Or… In August 2012, the city of Grand Rapids, Mich., received a report that highlighted the recent trend of fire department rightsizing. The ICMA (International City Managers Association) made 22 recommendations to Grand Rapids municipal leaders that included a variety of changes to the fire department’s EMS response. One of the first recommendations was to eliminate five full-size fire department apparatus and replace them with smaller, more cost effective RRVs. The result was an estimated savings of $2.1 million.

And this… The Los Angeles County Fire Department (LACoFD) began providing rescue services in the late 1950s with the use of panel vans that carried firefighters to the scene of motor vehicle accidents and other requests for non-fire suppression services. This model of prehospital care delivery was retained as the LACoFD became one of the nation’s first fire ALS providers in the early 1970s. Today, the department still delivers ALS care by way of quick-response squad trucks staffed with firefighter paramedic personnel. The primary benefit of this ALS model is that it ensures a better utilization of resources while maintaining a cost-effective response. When an LACoFD squad arrives, the paramedic can determine if ALS care is required and then either accompany a contracted ambulance transport provider or return to service for another response.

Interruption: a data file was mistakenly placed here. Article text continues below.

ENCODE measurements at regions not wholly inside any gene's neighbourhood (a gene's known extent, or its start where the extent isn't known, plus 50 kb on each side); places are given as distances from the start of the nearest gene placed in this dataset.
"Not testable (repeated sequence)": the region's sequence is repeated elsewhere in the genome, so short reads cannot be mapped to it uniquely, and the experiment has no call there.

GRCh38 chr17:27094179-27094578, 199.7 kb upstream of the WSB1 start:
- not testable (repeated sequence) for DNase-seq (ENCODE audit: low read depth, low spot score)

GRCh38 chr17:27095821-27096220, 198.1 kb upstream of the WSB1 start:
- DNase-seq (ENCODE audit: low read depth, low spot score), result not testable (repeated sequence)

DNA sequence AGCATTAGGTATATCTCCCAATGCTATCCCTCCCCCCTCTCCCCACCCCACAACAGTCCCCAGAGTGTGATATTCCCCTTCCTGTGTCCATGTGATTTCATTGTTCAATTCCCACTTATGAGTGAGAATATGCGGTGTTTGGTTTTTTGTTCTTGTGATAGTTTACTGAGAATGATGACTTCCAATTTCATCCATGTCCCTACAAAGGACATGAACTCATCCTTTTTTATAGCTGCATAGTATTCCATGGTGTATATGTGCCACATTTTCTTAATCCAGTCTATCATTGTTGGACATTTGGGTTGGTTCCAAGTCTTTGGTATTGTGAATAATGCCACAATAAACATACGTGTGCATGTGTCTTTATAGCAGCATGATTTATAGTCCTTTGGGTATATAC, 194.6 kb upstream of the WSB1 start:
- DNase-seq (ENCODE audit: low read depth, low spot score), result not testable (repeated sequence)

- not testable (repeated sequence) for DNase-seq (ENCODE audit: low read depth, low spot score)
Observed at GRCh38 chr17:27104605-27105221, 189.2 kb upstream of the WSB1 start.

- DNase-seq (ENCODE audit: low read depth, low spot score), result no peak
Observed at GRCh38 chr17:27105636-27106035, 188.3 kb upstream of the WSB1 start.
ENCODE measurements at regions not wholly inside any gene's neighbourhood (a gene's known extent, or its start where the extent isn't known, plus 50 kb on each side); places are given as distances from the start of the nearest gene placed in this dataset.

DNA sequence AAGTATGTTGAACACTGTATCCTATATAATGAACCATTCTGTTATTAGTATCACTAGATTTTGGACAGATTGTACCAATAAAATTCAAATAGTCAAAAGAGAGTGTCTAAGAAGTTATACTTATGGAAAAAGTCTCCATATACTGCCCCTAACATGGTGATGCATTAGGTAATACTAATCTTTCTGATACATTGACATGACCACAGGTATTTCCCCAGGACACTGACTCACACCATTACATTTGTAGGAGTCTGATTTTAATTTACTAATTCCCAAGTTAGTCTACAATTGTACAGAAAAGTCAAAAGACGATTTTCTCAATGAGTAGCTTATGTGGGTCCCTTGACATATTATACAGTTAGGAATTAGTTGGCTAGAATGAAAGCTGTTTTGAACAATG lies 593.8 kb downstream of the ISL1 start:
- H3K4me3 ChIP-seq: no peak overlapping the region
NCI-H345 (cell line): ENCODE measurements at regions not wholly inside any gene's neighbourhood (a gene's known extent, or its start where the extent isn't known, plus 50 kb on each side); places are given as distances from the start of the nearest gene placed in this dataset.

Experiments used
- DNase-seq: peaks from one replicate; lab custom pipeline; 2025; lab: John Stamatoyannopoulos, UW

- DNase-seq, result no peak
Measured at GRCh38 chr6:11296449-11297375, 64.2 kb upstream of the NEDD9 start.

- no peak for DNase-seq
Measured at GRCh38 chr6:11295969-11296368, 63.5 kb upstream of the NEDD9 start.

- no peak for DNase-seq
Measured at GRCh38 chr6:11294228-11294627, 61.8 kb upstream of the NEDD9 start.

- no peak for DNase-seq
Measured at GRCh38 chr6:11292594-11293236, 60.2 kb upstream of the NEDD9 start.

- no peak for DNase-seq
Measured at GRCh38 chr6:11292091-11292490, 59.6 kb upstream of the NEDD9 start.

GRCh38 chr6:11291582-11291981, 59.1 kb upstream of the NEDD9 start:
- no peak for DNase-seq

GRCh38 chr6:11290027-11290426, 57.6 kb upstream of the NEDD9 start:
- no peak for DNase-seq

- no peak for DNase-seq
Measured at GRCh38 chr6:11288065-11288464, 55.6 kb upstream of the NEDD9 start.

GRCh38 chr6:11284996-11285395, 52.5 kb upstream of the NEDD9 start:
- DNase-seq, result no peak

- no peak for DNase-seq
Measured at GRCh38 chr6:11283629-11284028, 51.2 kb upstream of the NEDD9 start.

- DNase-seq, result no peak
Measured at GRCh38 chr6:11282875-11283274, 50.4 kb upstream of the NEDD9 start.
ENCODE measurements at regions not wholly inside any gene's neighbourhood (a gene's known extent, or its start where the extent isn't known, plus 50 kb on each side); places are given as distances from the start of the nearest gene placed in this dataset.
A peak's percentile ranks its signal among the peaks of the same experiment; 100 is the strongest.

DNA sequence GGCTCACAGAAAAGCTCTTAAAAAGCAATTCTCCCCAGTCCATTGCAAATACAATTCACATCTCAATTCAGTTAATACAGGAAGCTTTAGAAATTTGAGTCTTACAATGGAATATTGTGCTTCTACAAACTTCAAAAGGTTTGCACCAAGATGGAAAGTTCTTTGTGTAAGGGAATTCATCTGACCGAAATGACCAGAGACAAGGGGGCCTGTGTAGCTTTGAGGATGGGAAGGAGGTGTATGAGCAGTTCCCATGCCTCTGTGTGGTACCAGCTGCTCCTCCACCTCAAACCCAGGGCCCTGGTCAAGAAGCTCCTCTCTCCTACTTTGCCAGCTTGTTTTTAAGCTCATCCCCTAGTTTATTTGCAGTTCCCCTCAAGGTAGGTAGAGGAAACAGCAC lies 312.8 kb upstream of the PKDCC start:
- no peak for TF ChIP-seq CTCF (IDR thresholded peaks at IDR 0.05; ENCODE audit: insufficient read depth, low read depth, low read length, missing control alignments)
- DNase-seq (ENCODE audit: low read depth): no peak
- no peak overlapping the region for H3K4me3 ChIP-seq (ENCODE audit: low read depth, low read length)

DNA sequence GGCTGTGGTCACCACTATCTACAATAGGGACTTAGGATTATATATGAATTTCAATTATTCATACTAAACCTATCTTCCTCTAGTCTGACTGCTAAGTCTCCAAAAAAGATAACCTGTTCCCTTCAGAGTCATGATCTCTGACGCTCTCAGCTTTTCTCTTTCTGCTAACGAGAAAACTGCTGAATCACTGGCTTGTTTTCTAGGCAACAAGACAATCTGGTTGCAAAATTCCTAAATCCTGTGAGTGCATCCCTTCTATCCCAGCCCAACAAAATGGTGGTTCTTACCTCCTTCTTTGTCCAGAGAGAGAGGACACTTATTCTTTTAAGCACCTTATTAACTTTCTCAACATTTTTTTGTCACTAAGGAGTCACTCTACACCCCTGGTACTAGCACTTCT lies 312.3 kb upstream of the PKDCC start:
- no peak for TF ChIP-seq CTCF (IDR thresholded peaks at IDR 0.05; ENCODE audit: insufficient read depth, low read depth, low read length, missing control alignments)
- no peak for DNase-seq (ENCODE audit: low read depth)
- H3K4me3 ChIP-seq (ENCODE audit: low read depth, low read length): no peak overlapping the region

San Jose, California as well as other cities across the nation are considering or have already reduced the number of firefighters on each response truck. It has proven to provide fire departments with more flexibility and better coverage. Four people on each engine to answer a medical call, was impracticable. Neighboring agencies, like Santa Clara County Fire, already assigns just three people per engine. The reasoning was that since 94% of all calls are medical, the Santa Clara County Fire Department was over deploying.